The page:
Blizzard is asking for feedback on class balance and answering theorycrafting questions. This article continues our coverage of hunter-related discussions in the thread. You’ll find all of the official posts regarding hunters in MoP in the WHH MoP Hunter Guide.
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Otsego: Recently GC posted about how Devs can’t be too open to public opinion. His reasoning basically boils down to (paraphrasing here) “no one wants to get nerfed, but we need to nerf occasionally.” Yet that misses the point of many players complaints and doesn’t address the big picture.
Let’s say you go to a restaurant for a Cheese burger, and let’s say you hate mayonnaise (I do). So you look at the menu and read what comes on the cheese burger, and there is no mention of nasty mayo. So you order it and when it comes out BAM a big ol nasty glob of mayo on your burger. So you say “Hey when I ordered this there was no mention of mayo on the menu.” Then your waiter says “Oh, well we decided its better this way.” You say “Ok I’m glad you think so, but I don’t like mayo. Can I have the burger I ordered instead?” To which the waiter replies “No, see you’ll like it better with mayo.” To which you reply “I think I know what I like better than you do.” Then the waiter “Well we still believe it’s better with mayo so that’s how its going to stay.” Then you ask “Do you want me to be a customer?”
The point is balancing dps output / healing is all fine and dandy but changing the way a class plays isn’t necessary to do so. Nerfing the dps output of skill A from class A while buffing spell B from class B is also a viable solution. Some would say that can’t always solve the issue of balance as some classes may burst dps better than others. Its seems Blizzard’s approach to solve this would be to bog the class down w/ more skills, spreading the dps out. When a much easier answer would be to lower one existing spell and raise another.
But if balancing is the true concern then why is there such a difference in the complexity and length (length being most important) of the classes’ rotation/priority list? I have mained a hunter since I started playing, but have also grinded up a mage, boomkin, s.priest, and prot pally. Three of these classes will have half or less than half the priority list of my hunter when they reach lvl 90. That is not balanced.
YES YES I KNOW other classes such as DK are plagued with over-complexity and I feel your pain.
But I don’t believe the changes are always intended for balance. Let’s think about it, after a decade of this game they haven’t got it right? They feel classes need tweeking? No they believe that changes to the characters offers more depth into the game. It doesn’t. When it all boils down to it we come to fight the bosses (or players) and everything else is just mashing buttons. Game depth doesn’t come from learning how to play, it comes from playing. Memorizing 25 keybinds is nowhere near as fun as coordinating attacks with a group, in order to defeat a ten story tall monster.
Lastly why it is unfair for Devs to change my class drastically. Because 3 years ago I made this character based on how it was then. If someone would have told me that Blizzard will add FIVE new CDs to the character in two expansions, rendering it a game of whackamole, well I would have probably rolled a different class. And YES I still can, but all the time and effort spent on this character will be lost and that isn’t right.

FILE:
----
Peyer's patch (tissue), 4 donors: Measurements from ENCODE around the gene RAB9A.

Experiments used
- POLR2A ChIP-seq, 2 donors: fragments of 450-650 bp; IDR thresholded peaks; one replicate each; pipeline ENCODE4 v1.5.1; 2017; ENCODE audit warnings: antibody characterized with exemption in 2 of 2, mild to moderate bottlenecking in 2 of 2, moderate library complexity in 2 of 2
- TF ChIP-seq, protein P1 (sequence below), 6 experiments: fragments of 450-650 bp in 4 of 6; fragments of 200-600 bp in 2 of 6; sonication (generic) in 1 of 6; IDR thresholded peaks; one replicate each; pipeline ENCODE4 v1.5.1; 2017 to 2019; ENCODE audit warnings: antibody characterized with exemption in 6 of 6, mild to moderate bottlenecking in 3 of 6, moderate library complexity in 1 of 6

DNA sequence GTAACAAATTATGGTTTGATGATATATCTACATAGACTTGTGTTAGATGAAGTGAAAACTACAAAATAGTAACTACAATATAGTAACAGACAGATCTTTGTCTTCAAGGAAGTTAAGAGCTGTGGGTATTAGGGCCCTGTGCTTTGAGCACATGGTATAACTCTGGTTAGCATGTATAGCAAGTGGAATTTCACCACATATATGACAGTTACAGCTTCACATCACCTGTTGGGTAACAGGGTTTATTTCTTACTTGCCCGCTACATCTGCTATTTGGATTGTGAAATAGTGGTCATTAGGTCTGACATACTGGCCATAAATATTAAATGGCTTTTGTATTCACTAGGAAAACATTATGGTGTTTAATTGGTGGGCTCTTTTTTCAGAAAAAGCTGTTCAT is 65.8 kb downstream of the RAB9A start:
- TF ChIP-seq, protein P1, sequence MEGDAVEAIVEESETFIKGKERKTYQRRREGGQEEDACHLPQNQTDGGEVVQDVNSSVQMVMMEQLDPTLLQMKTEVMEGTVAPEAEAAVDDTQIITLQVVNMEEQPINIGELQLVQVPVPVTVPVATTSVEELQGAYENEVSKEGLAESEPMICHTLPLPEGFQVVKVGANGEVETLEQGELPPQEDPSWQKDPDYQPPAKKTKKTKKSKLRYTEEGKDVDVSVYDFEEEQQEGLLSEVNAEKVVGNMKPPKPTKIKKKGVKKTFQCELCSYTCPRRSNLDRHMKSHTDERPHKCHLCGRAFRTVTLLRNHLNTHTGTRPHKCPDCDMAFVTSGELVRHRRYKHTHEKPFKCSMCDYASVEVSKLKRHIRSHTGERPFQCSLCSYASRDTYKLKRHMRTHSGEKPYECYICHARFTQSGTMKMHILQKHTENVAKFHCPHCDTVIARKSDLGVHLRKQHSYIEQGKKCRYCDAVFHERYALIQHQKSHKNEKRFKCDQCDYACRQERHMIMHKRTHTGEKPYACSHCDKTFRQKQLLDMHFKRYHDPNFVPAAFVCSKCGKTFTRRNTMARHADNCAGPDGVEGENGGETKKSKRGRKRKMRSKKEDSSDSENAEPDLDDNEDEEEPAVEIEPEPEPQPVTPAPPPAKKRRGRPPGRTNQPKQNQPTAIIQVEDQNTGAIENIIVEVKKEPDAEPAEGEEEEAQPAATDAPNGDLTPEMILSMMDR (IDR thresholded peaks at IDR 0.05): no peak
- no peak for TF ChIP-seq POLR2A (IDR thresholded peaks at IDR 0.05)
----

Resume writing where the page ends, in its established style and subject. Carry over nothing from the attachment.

But if you still say you know best and the players can’t decide what’s more enjoyable to them, Then why OH WHY did you just FINALLY decide to get rid of minimum range. Truth is (at least on that one) the players know best.
Here’s a great way to look at this. I ordered my Cheeseburger (made a hunter) a while back, and now Blizzard just slapped some mayo on it, and I don’t like mayo, and you’re not going to convince me it’s better with mayo. [link]
Ghostcrawler: You have to consider that WoW is a multiplayer game in which players are very often competing, whether comparing damage meters in a raid or out and out trying to kill each other in PvP. Changes to your character end up affecting everyone who comes into contact with your character. If you can order up exactly what you want, you’re affecting a bunch of other people.
In your hamburger analogy, you’re telling the restaurant “You should make sure that nobody can have mayonnaise because I don’t like it.”
I’ve actually used the restaurant analogy myself, because few restaurant patrons have the impression that they’re going to be able to go back into the kitchen, give the chefs pointers, rearrange the menu and so on just because they think highly of their own opinions on food. Restaurants may honor your request to hold the salt or put the dressing on the side, and many chefs are probably thrilled to get feedback on the dishes they prepare to get an idea of what their customers like or not, but ultimately if you don’t like a restaurant’s food, you should probably go to another restaurant, not try and change the menu.
As far as class complexity, that’s another attempt to serve a very diverse player base. Some players like a few buttons and some like to have a lot. If the restaurant required every dish to have the same number of ingredients, that doesn’t improve the quality of the food. I only think it’s a problem if some classes are so much more challenging to play that those players expect to do higher DPS as a result, or I guess if the number of buttons is truly stupid.
Also, remember that there is a huge difference between reasonable and optional. If adding an ability to your rotation improves your DPS by 1% then it might not be worth worrying about. I actually wish guides would focus a little more on describing both the “90% rotation” as well as the “theoretically highest rotation.” [link]